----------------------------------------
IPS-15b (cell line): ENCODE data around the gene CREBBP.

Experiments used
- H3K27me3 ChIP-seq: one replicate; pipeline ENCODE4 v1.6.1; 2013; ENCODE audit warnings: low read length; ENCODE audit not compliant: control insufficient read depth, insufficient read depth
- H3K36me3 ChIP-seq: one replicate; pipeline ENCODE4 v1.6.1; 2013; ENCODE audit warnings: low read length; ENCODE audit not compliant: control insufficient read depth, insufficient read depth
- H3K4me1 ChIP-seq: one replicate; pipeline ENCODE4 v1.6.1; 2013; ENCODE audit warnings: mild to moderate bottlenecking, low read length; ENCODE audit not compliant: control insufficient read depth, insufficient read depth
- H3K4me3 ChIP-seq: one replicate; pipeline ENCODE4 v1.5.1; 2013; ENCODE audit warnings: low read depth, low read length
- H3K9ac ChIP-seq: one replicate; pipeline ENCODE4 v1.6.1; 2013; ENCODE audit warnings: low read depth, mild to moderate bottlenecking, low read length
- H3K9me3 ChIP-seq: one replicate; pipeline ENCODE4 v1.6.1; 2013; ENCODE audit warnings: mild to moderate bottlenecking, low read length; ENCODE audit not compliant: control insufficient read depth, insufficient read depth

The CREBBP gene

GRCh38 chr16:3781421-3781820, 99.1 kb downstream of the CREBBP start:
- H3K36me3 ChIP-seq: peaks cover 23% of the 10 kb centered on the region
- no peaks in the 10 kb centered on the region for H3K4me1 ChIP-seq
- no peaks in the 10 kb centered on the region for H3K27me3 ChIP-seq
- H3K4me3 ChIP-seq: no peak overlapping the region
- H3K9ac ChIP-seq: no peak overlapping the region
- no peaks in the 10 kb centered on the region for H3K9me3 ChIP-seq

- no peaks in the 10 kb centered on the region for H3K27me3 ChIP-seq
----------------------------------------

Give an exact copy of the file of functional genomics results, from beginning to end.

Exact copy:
IPS-15b (cell line): ENCODE data around the gene CREBBP.

Experiments used
- H3K27me3 ChIP-seq: one replicate; pipeline ENCODE4 v1.6.1; 2013; ENCODE audit warnings: low read length; ENCODE audit not compliant: control insufficient read depth, insufficient read depth
- H3K36me3 ChIP-seq: one replicate; pipeline ENCODE4 v1.6.1; 2013; ENCODE audit warnings: low read length; ENCODE audit not compliant: control insufficient read depth, insufficient read depth
- H3K4me1 ChIP-seq: one replicate; pipeline ENCODE4 v1.6.1; 2013; ENCODE audit warnings: mild to moderate bottlenecking, low read length; ENCODE audit not compliant: control insufficient read depth, insufficient read depth
- H3K4me3 ChIP-seq: one replicate; pipeline ENCODE4 v1.5.1; 2013; ENCODE audit warnings: low read depth, low read length
- H3K9ac ChIP-seq: one replicate; pipeline ENCODE4 v1.6.1; 2013; ENCODE audit warnings: low read depth, mild to moderate bottlenecking, low read length
- H3K9me3 ChIP-seq: one replicate; pipeline ENCODE4 v1.6.1; 2013; ENCODE audit warnings: mild to moderate bottlenecking, low read length; ENCODE audit not compliant: control insufficient read depth, insufficient read depth

The CREBBP gene

GRCh38 chr16:3781421-3781820, 99.1 kb downstream of the CREBBP start:
- H3K36me3 ChIP-seq: peaks cover 23% of the 10 kb centered on the region
- no peaks in the 10 kb centered on the region for H3K4me1 ChIP-seq
- no peaks in the 10 kb centered on the region for H3K27me3 ChIP-seq
- H3K4me3 ChIP-seq: no peak overlapping the region
- H3K9ac ChIP-seq: no peak overlapping the region
- no peaks in the 10 kb centered on the region for H3K9me3 ChIP-seq

- no peaks in the 10 kb centered on the region for H3K27me3 ChIP-seq